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|The Mystery of the Double Cross|
|Directed by||Louis J. Gasnier|
|Distributed by||Pathé Exchange|
|15 episodes (350 minutes)|
|Language||Silent (English intertitles)|
The Mystery of the Double Cross is a 1917 film and one of the few American silent action film serials to survive in complete form. It was directed by Louis J. Gasnier and William Parke, from a story written by Gilson Willets, produced by the Astra Film Corporation and released in weekly chapters by Pathé, starting March 18, 1917.
Peter Hale (Leon Bary) is returning to America from overseas via steamship to receive his inheritance. On board, he receives a telegram warning him to beware the Double Cross. He doesn't know what it means, until he becomes enamored of a mysterious woman occupying cabin no. 7. When a submarine is sighted, there is panic on shipboard. Peter and the mysterious woman are thrown together, and in the ensuing action, he sees a double cross symbol on her right arm, just below the shoulder. When the ship arrives in New York, Peter loses track of the woman.
His father's will stipulates that he is to marry a woman, "perfect in mind and body," who has been selected for him. She will reveal herself to him when the time comes, and he will know her by the sign of the double cross on her arm. If anyone else marries her, then that person will inherit the Hale fortune.
Pondering this in his hotel room, Peter overhears Bridgely Bentley (Ralph Stuart), a gangster and social pirate, reveal a plan to bilk Herbert Brewster out of some valuable land. Brewster is unaware that there are valuable oil reserves beneath the land. Peter knows Brewster, who was a friend of Pete's father. Peter races ahead and obtains an option on the property to keep Bridgely from carrying out his scheme, thereby earning his enmity. But Peter also finds that Brewster's daughter, Phillipa, is the woman he met on board the ship. He begins to woo her, but is puzzled by how she at times accepts his courtship, and the next minute, rejects him, claiming that they have never met. When he tries to confront her, a Masked Stranger intervenes, telling him he must be true to the girl of the Double Cross. Bentley finds the original letter sent to Peter and realizes that if he can marry the girl of the Double Cross, the Hale fortune will be his.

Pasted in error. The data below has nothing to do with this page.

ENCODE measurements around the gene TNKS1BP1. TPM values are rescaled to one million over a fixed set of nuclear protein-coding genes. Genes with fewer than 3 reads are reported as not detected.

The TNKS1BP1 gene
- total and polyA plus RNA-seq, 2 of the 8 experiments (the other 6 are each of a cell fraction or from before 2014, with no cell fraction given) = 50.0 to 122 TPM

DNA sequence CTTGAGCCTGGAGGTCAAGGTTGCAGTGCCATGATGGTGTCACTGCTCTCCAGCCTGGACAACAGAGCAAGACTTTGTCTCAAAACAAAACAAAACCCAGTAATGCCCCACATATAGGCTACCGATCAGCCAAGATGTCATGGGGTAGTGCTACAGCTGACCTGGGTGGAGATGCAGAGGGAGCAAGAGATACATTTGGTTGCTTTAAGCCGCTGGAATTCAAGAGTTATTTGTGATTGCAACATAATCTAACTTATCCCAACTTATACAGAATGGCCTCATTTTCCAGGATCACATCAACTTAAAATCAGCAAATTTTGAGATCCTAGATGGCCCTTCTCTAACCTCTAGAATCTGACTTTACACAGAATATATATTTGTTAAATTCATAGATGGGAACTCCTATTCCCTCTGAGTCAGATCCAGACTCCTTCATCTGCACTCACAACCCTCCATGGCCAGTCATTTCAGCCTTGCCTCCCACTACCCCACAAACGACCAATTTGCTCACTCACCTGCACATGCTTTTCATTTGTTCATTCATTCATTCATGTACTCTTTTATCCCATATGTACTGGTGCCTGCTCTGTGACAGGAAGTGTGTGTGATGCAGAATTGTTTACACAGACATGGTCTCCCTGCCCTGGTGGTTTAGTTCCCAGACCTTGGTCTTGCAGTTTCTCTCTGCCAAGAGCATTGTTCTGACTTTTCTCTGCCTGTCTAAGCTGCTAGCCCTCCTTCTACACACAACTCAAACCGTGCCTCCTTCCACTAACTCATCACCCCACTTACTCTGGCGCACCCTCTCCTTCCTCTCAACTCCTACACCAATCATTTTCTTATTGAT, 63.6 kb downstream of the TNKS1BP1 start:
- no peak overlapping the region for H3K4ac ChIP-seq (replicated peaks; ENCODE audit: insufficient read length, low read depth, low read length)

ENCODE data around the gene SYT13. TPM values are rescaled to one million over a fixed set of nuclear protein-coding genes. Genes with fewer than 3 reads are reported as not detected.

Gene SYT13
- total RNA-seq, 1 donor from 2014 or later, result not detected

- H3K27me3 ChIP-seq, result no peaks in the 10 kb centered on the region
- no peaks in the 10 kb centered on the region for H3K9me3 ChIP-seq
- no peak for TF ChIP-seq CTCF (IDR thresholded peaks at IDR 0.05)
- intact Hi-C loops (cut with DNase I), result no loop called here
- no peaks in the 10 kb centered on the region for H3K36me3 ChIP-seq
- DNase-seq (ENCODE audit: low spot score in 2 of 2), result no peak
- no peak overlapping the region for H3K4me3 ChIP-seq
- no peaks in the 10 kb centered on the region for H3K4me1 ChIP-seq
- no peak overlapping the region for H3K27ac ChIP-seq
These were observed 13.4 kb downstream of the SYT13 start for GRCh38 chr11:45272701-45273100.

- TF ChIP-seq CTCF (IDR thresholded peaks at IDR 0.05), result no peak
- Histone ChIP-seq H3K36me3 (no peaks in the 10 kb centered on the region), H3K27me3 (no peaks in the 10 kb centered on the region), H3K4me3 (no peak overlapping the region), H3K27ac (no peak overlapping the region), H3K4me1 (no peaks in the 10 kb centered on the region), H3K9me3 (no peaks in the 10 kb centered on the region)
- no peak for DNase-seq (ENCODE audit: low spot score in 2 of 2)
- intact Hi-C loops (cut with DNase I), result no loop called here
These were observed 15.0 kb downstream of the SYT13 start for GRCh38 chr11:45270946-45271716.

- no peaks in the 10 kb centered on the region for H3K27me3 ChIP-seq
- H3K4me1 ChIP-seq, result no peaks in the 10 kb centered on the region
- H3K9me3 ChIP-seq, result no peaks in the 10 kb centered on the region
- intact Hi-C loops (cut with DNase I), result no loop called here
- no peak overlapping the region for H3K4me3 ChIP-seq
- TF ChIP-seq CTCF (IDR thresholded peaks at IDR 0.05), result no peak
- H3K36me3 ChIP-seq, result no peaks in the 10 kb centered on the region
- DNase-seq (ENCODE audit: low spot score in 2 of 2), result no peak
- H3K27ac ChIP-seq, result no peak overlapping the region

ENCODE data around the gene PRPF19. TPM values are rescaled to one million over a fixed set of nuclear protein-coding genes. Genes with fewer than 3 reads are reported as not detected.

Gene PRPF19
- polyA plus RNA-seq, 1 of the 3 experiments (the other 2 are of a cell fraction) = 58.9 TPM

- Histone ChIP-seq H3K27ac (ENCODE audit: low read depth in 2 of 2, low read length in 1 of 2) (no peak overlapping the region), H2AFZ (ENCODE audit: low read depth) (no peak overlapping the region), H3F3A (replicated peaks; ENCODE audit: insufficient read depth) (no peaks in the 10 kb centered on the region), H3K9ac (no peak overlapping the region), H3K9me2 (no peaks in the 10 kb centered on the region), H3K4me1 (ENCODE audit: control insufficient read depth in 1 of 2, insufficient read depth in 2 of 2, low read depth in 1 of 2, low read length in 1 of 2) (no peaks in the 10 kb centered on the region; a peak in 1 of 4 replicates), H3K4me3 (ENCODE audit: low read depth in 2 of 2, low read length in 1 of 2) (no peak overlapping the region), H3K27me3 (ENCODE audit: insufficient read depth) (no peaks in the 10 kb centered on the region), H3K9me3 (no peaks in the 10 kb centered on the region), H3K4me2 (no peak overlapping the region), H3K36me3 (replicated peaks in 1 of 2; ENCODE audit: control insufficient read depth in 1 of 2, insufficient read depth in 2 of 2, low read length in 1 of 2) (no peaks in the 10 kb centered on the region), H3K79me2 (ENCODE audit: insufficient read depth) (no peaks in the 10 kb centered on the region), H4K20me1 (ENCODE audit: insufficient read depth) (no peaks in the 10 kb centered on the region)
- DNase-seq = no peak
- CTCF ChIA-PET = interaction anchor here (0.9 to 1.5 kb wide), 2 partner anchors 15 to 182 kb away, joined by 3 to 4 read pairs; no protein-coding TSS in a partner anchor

The rest of the serial plays variations on these conflicts. Rather than traditional cliffhangers—the death traps are usually foiled in the course of each episode—the chapters end on an air of mystery or tension about what exactly is going on.
- The Lady in Number 7
- The Masked Stranger
- An Hour to Live
- The Life Current
- The Dead Come Back
- Into Thin Air
- The Stranger Disposes
- When Jailbirds Fly
- The Hole-n-the-Wall
- Love's Sacrifice
- The Riddle of the Cross
- The Face of the Stranger
- The Hidden Brand
- The Double Cross
Chapter 1 included a prologue in which actress Mollie King was shown at home receiving a letter inviting her to participate in the film and then, just as a serial fan might, reading the story and saying, "I'd like to play that!" The image then dissolved with King becoming the glamorously dressed Philippa of the film.
Like many American films of the time, The Mystery of the Double Cross was subject to cuts by city and state film censorship boards. The Chicago Board of Censors required a cut from Chapter 14 of the shooting on the stairs.
- "Progressive Silent Film List: The Mystery of the Double Cross". silentera.com. Retrieved February 7, 2008.
- Stamp, Shelley (2000). Movie-Struck Girls: Women and Motion Picture Culture After the Nickelodeon. Princeton, New Jersey: Princeton University Press. p. 103. ISBN 0-691-04457-0.
- "Official Cut-Outs by the Chicago Board of Censors". Exhibitors Herald. 5 (15): 33. October 6, 1917.
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